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Hands sift through compost ready for use


  • Aeration: Process by which the oxygen-deficient air in compost is replaced by air from the atmosphere. Aeration can be enhanced by turning.
  • Aerobic: A biochemical process or condition occurring in the presence of oxygen.
  • Anaerobic: A biochemical process or condition occurring in the absence of oxygen.
  • C:N Ratio: Carbon-to-nitrogen ratio. The proportion of carbon to nitrogen affects how quickly microorganisms work. Materials high in carbon include leaves, sawdust, wood chips, and straw. High nitrogen materials are such things as grass clippings, food scraps and manure. The optimum C:N ratio is in the range of 25:1 to 35:1.
  • Compost: Organic matter that is undergoing decomposition or has resulted from decomposition.
  • Composting: Biological decomposition of organic materials by microorganisms under controlled, aerobic conditions to a relatively stable, humus-like material called compost.
  • Corms: Compressed underground stem with bud on top, these growths tend to be very hardy.
  • Cured: Compost that has stabilized and is ready to be planted in. Also known as "finished."
  • Curing: Curing is the biological process of stabilizing compost so that it is ready to be used as a planting media. Curing takes place naturally, by setting compost to the side and letting it complete the compost process. see also Finishing in the compost tutorial.
  • Decomposition: The process by which materials chemically break down.
  • Finished: Compost that has stabilized and is ready to be planted in. Also known as "cured."
  • Humus: The end product of composting. Organic material which is completely decomposed.
  • Inoculants: Also called "activator" or "compost starter." A material rich in microorganisms which is added to the compost pile to accelerate the decomposition process. (Finished compost, manure, soil, are types of inoculants.)
  • Inorganic: Derived from a non-living source (e.g., rocks, sand, and plastic, or shells used as mulch).
  • Irrigate: To add/apply water.
  • Mesophilic: Bacteria which are active in the temperature range between 40 degrees and 110 degrees F, but thrive at 70–90 degrees F. Most of the decomposition that takes place in a compost pile is mesophilic.
  • Microbial: Relating to microorganisms (microbes).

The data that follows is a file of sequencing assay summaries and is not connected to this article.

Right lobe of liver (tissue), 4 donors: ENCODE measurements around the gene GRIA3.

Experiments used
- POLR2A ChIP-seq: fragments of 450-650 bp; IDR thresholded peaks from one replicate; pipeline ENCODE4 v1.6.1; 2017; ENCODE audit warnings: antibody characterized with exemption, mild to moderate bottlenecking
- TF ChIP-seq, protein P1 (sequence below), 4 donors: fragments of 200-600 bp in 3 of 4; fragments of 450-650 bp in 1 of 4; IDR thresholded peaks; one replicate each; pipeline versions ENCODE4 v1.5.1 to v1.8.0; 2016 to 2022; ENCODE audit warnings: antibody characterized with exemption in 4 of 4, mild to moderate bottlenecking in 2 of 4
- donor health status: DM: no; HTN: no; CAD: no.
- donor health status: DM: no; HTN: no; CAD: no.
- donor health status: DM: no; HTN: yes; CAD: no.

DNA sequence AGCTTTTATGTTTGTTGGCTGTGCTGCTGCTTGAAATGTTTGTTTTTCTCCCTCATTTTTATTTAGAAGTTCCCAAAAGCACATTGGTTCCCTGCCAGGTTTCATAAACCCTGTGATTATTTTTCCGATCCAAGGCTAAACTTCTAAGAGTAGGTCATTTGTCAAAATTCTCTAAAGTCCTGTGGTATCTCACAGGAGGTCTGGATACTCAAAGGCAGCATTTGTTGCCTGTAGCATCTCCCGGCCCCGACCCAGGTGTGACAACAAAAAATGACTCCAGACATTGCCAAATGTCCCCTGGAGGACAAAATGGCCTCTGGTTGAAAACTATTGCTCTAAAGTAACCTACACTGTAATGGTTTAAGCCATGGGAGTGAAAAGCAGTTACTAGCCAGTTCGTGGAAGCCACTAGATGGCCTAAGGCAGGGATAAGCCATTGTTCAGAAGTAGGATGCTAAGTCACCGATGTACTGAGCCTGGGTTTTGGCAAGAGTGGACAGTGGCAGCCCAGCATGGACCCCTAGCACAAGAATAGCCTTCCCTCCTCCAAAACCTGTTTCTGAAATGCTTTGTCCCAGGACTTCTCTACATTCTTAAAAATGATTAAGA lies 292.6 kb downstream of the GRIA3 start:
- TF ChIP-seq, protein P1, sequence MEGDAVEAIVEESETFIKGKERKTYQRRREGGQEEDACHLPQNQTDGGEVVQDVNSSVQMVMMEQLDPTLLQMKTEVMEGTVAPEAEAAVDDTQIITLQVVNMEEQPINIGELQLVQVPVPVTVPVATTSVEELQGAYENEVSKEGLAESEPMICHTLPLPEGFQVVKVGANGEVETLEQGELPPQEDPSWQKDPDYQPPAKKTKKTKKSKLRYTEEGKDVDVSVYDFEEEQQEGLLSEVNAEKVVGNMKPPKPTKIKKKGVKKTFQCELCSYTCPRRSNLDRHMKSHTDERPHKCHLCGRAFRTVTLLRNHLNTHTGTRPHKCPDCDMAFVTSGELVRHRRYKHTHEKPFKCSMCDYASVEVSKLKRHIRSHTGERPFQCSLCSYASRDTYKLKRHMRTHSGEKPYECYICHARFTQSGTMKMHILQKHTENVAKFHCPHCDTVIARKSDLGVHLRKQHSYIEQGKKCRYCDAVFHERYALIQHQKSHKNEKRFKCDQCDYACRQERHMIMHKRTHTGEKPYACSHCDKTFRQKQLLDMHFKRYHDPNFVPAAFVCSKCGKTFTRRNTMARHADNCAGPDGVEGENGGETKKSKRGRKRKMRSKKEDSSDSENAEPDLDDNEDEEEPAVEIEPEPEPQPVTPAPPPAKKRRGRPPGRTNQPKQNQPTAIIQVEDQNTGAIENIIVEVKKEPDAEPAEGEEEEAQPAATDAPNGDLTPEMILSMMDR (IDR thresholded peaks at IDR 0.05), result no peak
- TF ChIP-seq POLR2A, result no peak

• Microorganisms: Microscopically small living organisms that digest decomposable materials through metabolic activity. Microorganisms – also known as microbes – are active in the composting process.
  • Mulch: Organic or inorganic materials which are spread on the soil surface. Mulch slows down the evaporation of water from the soil, moderates soil temperatures, discourages weeds and beautifies the landscape.
  • MSW Composting: Municipal Solid Waste Composting. The controlled degradation of the organic materials found in municipal solid waste. Includes some kind of preprocessing to remove non-compostable inorganic materials.
  • Organic: Derived from or produced through the biological activity of living organisms.
  • Oxygenate: To add oxygen, “aerate”
  • Pathogen: Any organism capable of producing disease or infection. Often found in waste material, pathogens are killed by the high temperatures (131°F or higher for 3 days) of the composting process.
  • pH: A measurement of the acidity or alkalinity of a material, on a scale form 0 to 14. The pH range for finished compost is 6.0–8.0, or roughly neutral.
  • Psychrophilic: Bacterial species that work in low temperature range (below 65 degrees F). Are most active around 55 degrees F.
  • Rebar: Solid, cylindrical, metal bars, approximately 1/2–3/4 inches in diameter, made in varying lengths from 4 feet long to 12-plus feet. Rebar is used in construction to reinforce the strength of poured concrete. This material may be salvaged from construction sites, or purchased at home hardware stores.
  • Rhizomes: A creeping underground stem; these growths tend to be very hardy.
  • Tea: A liquid created by taking cured/finished compost and steeping (or soaking) it in water to extract nutrients and microorganisms. Compost tea then can be added to or sprayed on indoor plants, potted plants or others to aid in growth/health.
  • Thermophilic: Heat-loving bacteria that exist in a temperature range of 104–200 degrees F. Ideal range is 122–131 degrees F.
  • Tilth: The physical condition of soil relative to the ease of plant growth.  The "fluffiness" of the soil, so roots grow easily.
  • Tubers: Thickened portions of underground stems with eyes or buds on the side (e.g. nutsedge).
  • Yard Waste: Leaves, grass clippings, yard trimmings and other organic garden debris.